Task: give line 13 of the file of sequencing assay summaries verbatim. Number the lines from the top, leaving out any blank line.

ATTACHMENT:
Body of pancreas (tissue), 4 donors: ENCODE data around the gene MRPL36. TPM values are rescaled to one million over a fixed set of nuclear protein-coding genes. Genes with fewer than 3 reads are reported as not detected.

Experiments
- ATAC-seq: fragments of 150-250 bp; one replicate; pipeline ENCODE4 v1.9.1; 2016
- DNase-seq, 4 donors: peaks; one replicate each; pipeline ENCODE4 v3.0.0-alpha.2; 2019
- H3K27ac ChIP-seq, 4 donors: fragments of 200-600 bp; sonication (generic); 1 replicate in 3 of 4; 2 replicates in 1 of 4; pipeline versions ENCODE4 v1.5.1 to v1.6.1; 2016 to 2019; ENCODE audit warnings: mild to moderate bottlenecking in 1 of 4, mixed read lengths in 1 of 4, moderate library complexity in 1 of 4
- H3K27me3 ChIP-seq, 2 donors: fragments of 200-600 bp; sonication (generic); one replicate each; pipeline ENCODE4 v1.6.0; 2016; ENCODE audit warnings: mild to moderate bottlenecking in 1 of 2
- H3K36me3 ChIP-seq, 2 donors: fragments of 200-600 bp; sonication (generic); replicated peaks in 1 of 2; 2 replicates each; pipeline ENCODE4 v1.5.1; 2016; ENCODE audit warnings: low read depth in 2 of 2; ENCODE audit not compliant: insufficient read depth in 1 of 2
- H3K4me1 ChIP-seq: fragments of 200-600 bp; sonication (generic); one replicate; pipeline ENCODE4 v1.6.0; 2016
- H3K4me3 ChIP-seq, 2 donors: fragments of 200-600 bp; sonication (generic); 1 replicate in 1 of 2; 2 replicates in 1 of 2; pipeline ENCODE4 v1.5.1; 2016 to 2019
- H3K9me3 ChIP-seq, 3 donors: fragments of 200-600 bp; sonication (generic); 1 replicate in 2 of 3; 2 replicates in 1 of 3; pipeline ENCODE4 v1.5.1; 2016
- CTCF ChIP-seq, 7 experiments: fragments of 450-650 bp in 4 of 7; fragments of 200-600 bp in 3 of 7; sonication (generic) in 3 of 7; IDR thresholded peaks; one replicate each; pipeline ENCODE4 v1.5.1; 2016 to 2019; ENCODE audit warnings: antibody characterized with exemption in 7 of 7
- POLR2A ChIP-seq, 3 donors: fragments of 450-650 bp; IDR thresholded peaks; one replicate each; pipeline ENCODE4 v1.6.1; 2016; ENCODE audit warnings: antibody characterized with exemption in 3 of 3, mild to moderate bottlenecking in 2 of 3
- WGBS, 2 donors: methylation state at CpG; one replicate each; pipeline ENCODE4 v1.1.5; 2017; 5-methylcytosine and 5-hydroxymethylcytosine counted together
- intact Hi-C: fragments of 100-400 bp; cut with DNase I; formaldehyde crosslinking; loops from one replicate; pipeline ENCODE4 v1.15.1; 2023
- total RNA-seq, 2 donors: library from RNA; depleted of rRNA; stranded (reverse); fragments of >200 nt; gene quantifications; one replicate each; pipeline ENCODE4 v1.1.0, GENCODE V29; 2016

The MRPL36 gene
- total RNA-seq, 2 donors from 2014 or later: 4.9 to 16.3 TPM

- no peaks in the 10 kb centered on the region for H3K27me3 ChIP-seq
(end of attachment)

- WGBS, 2 donors: methylation state at CpG; one replicate each; pipeline ENCODE4 v1.1.5; 2017; 5-methylcytosine and 5-hydroxymethylcytosine counted together